Atlanta, Georgia: The Centers for Disease Control have announced a new issue on the top of the day-to-day public health agenda: the American hummus addiction.
Last week, the Wall Street Journal published an expose on tobacco farmers converting their land to the cultivation of chickpeas, switching from the tightly regulated cigarette market to the laissez-faire territory of hummus production. Tobacco farming’s reputation as the career of criminals and deviants seems unlikely to change with this changing of tack in their assault on American well-being.
“Really, it’s a financial issue,” said Shady McNasty, president of the newly formed Tobacco, Chickpea and Ricin Manufacturers of America. “If it happens to be threatening people’s health, well, that’s just a bonus.”
The CDC lists a number of health threats presented by hummus. The most present one is the contribution of hummus to the obesity epidemic. Before the advent of hummus, pita used to be sold in the cleaning supplies aisle and was widely preferred over paper towels due to its high absorbency and low likelihood of being mistaken for food. Now pita sales threaten to surpass that of the traditional American staple: Wonderbread.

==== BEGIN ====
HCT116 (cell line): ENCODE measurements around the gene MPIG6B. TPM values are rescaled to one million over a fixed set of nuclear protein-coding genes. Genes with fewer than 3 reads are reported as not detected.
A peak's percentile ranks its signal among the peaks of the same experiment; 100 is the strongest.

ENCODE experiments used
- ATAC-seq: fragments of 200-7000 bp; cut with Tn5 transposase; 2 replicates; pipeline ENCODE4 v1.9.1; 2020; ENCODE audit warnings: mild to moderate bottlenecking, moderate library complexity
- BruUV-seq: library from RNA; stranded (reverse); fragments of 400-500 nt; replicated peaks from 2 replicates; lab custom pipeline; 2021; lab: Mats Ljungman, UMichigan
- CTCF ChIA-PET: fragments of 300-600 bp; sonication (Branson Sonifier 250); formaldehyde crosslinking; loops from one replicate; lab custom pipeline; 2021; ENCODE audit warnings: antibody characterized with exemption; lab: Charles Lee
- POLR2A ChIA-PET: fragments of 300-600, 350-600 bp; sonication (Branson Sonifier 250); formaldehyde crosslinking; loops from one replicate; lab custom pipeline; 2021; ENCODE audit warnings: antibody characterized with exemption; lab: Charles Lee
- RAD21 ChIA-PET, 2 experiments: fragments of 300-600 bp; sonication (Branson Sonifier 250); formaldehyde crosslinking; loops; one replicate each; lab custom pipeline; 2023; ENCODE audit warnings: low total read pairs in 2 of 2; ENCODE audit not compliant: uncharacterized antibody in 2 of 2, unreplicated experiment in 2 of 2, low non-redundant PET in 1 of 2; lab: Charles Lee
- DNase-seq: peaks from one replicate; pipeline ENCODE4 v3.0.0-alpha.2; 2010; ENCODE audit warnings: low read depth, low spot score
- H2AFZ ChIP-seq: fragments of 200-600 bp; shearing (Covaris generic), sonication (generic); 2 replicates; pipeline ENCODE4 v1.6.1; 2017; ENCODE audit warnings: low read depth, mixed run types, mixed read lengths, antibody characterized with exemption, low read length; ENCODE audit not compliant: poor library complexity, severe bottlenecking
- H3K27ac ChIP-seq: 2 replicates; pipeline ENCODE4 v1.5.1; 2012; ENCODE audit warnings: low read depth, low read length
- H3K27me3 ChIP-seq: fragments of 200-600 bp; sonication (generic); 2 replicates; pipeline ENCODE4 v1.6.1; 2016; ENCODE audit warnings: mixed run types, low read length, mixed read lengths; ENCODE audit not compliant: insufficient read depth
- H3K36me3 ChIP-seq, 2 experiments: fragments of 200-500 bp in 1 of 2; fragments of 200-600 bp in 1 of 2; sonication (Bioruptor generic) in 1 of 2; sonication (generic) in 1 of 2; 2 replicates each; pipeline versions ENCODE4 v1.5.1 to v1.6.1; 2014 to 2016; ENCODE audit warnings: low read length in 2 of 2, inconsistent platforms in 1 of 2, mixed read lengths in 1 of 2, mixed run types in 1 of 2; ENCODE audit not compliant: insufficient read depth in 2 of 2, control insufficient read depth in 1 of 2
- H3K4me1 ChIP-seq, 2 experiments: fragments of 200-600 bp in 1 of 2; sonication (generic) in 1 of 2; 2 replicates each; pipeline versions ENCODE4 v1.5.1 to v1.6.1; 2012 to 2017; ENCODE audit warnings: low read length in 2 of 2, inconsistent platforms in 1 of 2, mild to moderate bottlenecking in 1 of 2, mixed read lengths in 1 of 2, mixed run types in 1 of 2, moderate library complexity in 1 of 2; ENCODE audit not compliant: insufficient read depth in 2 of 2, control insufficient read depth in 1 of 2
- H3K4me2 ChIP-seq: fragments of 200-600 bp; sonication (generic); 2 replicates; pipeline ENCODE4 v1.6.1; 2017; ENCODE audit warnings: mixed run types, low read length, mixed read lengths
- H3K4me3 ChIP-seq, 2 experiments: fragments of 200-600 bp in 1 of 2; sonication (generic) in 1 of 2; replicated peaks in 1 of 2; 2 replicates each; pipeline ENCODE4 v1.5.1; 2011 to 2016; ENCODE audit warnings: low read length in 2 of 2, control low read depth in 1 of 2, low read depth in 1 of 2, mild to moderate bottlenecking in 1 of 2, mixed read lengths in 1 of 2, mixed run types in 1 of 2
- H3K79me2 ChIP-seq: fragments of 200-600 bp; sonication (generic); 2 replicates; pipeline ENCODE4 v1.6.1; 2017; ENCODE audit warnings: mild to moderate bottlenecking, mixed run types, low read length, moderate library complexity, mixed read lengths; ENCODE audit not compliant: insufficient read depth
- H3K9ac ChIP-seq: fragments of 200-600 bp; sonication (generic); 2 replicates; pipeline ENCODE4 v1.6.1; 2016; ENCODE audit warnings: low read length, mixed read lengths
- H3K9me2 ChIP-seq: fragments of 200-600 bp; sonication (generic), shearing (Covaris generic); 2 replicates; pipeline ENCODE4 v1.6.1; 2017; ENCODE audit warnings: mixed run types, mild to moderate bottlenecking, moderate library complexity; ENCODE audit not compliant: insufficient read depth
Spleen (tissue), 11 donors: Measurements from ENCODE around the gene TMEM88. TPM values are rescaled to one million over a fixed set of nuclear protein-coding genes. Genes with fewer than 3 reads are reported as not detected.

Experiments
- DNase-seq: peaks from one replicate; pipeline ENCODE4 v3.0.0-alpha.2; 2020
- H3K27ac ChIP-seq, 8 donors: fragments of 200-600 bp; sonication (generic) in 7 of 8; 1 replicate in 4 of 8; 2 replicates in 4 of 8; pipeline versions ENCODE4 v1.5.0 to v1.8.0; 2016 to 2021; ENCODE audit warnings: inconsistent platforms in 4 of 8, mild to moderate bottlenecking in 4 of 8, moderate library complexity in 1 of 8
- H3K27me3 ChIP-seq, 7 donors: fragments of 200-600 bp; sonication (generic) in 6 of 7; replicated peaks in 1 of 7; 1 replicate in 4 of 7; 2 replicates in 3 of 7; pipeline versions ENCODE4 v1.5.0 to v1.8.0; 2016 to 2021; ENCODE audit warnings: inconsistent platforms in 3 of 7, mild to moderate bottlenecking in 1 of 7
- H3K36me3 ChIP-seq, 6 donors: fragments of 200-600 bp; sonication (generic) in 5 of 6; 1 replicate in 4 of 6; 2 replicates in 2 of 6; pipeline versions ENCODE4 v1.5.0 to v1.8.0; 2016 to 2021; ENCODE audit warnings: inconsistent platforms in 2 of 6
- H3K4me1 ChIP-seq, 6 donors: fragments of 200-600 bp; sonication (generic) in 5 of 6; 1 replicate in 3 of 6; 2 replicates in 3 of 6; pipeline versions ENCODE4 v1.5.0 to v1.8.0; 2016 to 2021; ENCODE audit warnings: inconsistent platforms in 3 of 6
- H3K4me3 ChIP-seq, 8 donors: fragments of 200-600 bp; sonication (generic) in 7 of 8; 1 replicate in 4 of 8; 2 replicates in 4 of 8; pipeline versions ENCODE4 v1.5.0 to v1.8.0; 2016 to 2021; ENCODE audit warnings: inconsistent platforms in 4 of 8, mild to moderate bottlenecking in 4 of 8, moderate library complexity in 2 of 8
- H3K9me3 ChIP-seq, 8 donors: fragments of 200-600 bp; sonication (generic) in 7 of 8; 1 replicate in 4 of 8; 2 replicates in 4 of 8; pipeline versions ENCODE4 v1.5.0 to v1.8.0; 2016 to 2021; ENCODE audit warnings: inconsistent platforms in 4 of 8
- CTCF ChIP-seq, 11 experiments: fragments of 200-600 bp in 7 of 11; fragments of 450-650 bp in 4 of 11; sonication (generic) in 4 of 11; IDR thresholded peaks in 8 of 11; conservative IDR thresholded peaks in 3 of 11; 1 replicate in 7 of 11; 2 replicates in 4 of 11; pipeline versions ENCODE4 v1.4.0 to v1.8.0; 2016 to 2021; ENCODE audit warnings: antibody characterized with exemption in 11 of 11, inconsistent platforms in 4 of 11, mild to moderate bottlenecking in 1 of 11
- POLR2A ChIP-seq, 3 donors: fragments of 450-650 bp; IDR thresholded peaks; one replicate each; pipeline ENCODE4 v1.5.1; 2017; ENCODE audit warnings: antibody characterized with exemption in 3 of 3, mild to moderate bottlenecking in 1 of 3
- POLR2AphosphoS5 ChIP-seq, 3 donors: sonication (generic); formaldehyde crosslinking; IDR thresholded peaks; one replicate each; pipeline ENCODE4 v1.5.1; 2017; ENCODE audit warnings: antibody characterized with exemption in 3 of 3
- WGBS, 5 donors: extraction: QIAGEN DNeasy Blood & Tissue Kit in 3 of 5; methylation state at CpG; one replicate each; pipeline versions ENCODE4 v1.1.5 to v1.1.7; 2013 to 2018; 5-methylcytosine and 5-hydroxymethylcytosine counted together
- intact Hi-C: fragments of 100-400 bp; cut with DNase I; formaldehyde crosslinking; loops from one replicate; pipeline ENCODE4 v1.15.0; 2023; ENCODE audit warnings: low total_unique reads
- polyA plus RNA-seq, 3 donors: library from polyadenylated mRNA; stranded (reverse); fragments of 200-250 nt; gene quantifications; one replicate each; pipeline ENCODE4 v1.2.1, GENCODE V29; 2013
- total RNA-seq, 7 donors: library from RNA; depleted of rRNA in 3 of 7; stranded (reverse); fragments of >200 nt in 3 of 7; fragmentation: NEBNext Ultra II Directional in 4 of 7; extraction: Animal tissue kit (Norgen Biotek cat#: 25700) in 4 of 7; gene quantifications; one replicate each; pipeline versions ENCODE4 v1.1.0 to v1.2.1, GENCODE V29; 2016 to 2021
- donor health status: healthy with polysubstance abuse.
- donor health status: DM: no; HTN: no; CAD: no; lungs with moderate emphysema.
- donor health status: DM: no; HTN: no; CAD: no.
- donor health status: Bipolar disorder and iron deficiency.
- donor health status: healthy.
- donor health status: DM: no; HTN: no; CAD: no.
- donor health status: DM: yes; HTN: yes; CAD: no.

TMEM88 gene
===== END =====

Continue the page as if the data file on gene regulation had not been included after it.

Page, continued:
Another major threat posed by hummus consumption is a condition the CDC calls “Hipsterism”. Symptoms include frequent use of nonsense words like “babaganoush” and “tabouleh”, a yearning for foods only sold in Europe, and wearing flannel. Later phases of the condition lead to the pronunciation of Arabic words as if one’s throat were on the verge of closing up and shopping at Trader Joe’s.
Hummus consumption has long been on the NSA’s list of threats to internal security. Most hummus comes from distributors with ties to shadowy organizations. In fact, the brand Tribes used to be called “Al-Qaeda Terror Spreads Incorporated”, but changed its name in the interest of market penetration. Further, on the website of Sabra, they list their company mission as “fattening up the American public so that they’re not able to resist the eventual Middle Eastern takeover”.
Efforts to slow the surge of hummus consumption are already underway. Mayor Bloomberg, a well-know pioneer of legislating American diets, has announced an initiative to ban the consumption of hummus indoors to avoid a phenomenon known as “second-hand dipping”, where innocent bystanders of hummus consumption are tempted to request a taste. Other cities have begun passing taxes on hummus to reduce demand. This has only lead to the development of a hummus black market, where corner stores are selling it for pennies per dip.
The CDC ended its report with the announcement of a new media campaign in which it will recommend Americans engage in other activities instead. It provides a sample slogan, which reads, “Hummus. Not even once.”